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The use of herbal medicines by people with cancer: a cross-sectional survey.

Damery S, Gratus C, Grieve R, Warmington S, Jones J, Routledge P, Greenfield S, Dowswell G, Sherriff J, Wilson S - Br. J. Cancer (2011)

Bottom Line: Users were more likely to be affluent, female, and aged under 50 years.A validation data set, derived from a survey of oncology patients in Birmingham (n=541) with differing socioeconomic characteristics showed no significant difference in estimated prevalence (16.6%; 95% CI: 11.9-22.2).Understanding the self-medication behaviours of these individuals is essential if health-care professionals are to support treatment adherence and avoid unwanted pharmacological interactions.

View Article: PubMed Central - PubMed

Affiliation: Primary Care Clinical Sciences, School of Health and Population Sciences, University of Birmingham, Edgbaston, Birmingham B15 2TT, UK. s.l.damery@bham.ac.uk

ABSTRACT

Background: A large proportion of cancer patients are estimated to use herbal medicines, but data to substantiate this are lacking. This study aimed to investigate the prevalence of herbal medicine use among cancer patients in the West Midlands, and determine the characteristics predicting herbal medicine use.

Methods: A cross-sectional survey of oncology patients (n=1498) being followed up at a hospital in Coventry was undertaken. Recipients were asked about herbal medicine use since their cancer diagnosis, and the association between sociodemographic and cancer-related characteristics and herbal medicine use was evaluated.

Results: A total of 1134 responses were received (75.7%). The prevalence of herbal medicine use was 19.7% (95% CI: 17.4-22.1; n=223). Users were more likely to be affluent, female, and aged under 50 years. Usage increased with time since cancer diagnosis (X(2) for trend=4.63; P=0.031). A validation data set, derived from a survey of oncology patients in Birmingham (n=541) with differing socioeconomic characteristics showed no significant difference in estimated prevalence (16.6%; 95% CI: 11.9-22.2).

Conclusion: A substantial number of people with cancer are likely to be taking herbal medicines. Understanding the self-medication behaviours of these individuals is essential if health-care professionals are to support treatment adherence and avoid unwanted pharmacological interactions.

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Related in: MedlinePlus

Consort diagram detailing surveys mailed and returned.
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Related In: Results  -  Collection


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fig1: Consort diagram detailing surveys mailed and returned.

Mentions: Of 1498 surveys distributed, 27 (1.8%) were returned blank, indicating that the recipient did not wish to receive a reminder. A further 337 survey recipients (22.5%) did not respond to either the initial or reminder mailings, giving a total of 1134 useable responses (response rate 75.7%), Figure 1.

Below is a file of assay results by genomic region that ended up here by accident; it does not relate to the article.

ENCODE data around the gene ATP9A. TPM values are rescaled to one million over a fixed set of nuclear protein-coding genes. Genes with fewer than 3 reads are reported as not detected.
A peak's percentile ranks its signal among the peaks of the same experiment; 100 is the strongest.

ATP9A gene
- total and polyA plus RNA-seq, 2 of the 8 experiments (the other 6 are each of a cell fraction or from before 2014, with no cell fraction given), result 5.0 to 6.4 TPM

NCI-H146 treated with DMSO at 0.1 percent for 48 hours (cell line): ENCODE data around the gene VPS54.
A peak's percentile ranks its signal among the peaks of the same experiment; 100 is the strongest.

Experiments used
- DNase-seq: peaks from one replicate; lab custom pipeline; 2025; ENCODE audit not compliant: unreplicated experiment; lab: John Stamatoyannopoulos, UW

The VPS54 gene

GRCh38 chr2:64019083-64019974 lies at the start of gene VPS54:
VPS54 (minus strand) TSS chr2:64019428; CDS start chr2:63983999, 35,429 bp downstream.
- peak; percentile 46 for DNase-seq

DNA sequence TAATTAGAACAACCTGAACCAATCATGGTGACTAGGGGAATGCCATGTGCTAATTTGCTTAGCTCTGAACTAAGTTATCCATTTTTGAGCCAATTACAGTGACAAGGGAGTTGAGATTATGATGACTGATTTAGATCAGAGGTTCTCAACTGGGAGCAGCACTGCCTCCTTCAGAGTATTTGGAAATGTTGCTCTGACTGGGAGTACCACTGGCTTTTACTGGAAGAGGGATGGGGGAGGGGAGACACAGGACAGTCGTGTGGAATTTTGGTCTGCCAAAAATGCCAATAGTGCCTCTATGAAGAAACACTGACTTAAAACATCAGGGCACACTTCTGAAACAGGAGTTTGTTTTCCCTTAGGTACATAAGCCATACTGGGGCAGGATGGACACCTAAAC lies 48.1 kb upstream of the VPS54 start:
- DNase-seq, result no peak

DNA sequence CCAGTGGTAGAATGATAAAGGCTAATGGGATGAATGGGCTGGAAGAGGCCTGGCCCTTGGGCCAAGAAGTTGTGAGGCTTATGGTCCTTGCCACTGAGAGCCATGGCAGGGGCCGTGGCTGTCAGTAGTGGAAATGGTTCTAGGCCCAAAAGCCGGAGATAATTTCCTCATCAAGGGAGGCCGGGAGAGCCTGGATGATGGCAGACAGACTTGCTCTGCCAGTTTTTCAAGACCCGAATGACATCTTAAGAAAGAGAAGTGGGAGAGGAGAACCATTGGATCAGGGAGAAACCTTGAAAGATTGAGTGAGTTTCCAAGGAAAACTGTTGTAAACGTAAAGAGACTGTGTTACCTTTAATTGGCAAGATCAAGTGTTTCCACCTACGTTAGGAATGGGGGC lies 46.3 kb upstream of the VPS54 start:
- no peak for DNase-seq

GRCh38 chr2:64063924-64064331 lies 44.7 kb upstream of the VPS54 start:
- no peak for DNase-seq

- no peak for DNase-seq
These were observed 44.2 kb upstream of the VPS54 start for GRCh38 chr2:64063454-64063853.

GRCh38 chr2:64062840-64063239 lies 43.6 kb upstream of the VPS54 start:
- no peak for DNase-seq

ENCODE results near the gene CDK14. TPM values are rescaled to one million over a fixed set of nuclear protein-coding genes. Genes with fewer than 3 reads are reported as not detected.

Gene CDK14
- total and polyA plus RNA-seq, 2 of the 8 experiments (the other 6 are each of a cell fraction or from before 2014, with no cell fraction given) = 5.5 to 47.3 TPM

The use of herbal medicines by people with cancer: a cross-sectional survey.

Damery S, Gratus C, Grieve R, Warmington S, Jones J, Routledge P, Greenfield S, Dowswell G, Sherriff J, Wilson S - Br. J. Cancer (2011)

Consort diagram detailing surveys mailed and returned.
© Copyright Policy
Related In: Results  -  Collection

Show All Figures
getmorefigures.php?uid=PMC3065283&req=5

fig1: Consort diagram detailing surveys mailed and returned.
Mentions: Of 1498 surveys distributed, 27 (1.8%) were returned blank, indicating that the recipient did not wish to receive a reminder. A further 337 survey recipients (22.5%) did not respond to either the initial or reminder mailings, giving a total of 1134 useable responses (response rate 75.7%), Figure 1.

Bottom Line: Users were more likely to be affluent, female, and aged under 50 years.A validation data set, derived from a survey of oncology patients in Birmingham (n=541) with differing socioeconomic characteristics showed no significant difference in estimated prevalence (16.6%; 95% CI: 11.9-22.2).Understanding the self-medication behaviours of these individuals is essential if health-care professionals are to support treatment adherence and avoid unwanted pharmacological interactions.

View Article: PubMed Central - PubMed

Affiliation: Primary Care Clinical Sciences, School of Health and Population Sciences, University of Birmingham, Edgbaston, Birmingham B15 2TT, UK. s.l.damery@bham.ac.uk

ABSTRACT

Background: A large proportion of cancer patients are estimated to use herbal medicines, but data to substantiate this are lacking. This study aimed to investigate the prevalence of herbal medicine use among cancer patients in the West Midlands, and determine the characteristics predicting herbal medicine use.

Methods: A cross-sectional survey of oncology patients (n=1498) being followed up at a hospital in Coventry was undertaken. Recipients were asked about herbal medicine use since their cancer diagnosis, and the association between sociodemographic and cancer-related characteristics and herbal medicine use was evaluated.

Results: A total of 1134 responses were received (75.7%). The prevalence of herbal medicine use was 19.7% (95% CI: 17.4-22.1; n=223). Users were more likely to be affluent, female, and aged under 50 years. Usage increased with time since cancer diagnosis (X(2) for trend=4.63; P=0.031). A validation data set, derived from a survey of oncology patients in Birmingham (n=541) with differing socioeconomic characteristics showed no significant difference in estimated prevalence (16.6%; 95% CI: 11.9-22.2).

Conclusion: A substantial number of people with cancer are likely to be taking herbal medicines. Understanding the self-medication behaviours of these individuals is essential if health-care professionals are to support treatment adherence and avoid unwanted pharmacological interactions.

Show MeSH
Related in: MedlinePlus